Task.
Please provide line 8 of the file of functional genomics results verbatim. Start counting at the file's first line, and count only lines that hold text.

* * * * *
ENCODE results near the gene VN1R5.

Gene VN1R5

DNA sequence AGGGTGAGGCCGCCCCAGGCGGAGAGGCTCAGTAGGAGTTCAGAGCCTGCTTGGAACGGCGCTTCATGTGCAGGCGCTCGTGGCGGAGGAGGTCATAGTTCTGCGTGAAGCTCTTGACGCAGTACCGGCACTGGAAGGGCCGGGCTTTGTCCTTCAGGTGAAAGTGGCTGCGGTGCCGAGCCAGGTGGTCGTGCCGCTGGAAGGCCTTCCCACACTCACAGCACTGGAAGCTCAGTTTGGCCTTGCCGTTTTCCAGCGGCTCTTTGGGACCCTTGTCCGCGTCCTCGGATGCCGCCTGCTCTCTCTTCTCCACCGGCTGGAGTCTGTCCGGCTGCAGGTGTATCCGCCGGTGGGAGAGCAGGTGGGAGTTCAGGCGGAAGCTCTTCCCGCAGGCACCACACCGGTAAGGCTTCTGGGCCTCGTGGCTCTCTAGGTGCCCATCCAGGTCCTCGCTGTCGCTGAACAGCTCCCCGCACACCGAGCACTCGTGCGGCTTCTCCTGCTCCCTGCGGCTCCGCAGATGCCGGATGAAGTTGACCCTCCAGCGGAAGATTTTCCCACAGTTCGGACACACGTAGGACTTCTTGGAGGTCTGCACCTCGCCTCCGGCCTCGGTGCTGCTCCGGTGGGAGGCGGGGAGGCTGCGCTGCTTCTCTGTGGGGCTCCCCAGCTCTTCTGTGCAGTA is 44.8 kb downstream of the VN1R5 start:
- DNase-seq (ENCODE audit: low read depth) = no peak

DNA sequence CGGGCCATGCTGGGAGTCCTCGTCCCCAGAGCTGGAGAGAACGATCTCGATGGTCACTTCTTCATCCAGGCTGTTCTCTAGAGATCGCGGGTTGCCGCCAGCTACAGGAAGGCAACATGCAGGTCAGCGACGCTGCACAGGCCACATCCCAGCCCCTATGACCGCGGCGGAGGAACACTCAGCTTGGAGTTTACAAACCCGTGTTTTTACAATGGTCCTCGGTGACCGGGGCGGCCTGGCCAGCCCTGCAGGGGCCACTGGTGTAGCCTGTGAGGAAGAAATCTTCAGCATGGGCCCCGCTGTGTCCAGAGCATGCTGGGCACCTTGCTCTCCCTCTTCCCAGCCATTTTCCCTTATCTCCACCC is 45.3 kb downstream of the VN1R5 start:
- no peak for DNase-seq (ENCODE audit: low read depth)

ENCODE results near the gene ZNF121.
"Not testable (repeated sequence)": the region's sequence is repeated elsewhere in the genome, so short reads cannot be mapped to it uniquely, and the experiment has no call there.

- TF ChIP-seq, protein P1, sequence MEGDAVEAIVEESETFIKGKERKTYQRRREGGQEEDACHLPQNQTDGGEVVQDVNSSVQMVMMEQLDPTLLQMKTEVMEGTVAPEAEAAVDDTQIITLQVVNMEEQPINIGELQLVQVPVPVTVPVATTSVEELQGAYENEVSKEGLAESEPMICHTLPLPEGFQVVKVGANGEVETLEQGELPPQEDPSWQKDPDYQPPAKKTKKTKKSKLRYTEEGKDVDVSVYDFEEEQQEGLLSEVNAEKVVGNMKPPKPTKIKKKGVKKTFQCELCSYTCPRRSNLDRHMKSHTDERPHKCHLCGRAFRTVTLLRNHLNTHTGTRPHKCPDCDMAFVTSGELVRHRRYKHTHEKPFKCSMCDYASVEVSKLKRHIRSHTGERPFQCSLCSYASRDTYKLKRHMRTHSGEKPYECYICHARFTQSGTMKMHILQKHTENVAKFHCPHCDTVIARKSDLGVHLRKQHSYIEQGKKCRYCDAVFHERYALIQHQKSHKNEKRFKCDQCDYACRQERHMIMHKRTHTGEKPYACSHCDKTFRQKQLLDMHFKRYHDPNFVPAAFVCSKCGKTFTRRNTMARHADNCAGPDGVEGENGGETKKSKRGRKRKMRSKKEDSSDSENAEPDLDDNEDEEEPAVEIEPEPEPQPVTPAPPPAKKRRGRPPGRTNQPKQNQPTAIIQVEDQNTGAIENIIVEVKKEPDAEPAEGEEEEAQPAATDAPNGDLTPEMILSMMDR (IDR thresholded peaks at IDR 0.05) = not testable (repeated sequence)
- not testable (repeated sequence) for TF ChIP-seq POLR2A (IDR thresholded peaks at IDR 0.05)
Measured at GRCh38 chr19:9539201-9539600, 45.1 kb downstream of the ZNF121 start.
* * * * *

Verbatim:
"Not testable (repeated sequence)": the region's sequence is repeated elsewhere in the genome, so short reads cannot be mapped to it uniquely, and the experiment has no call there.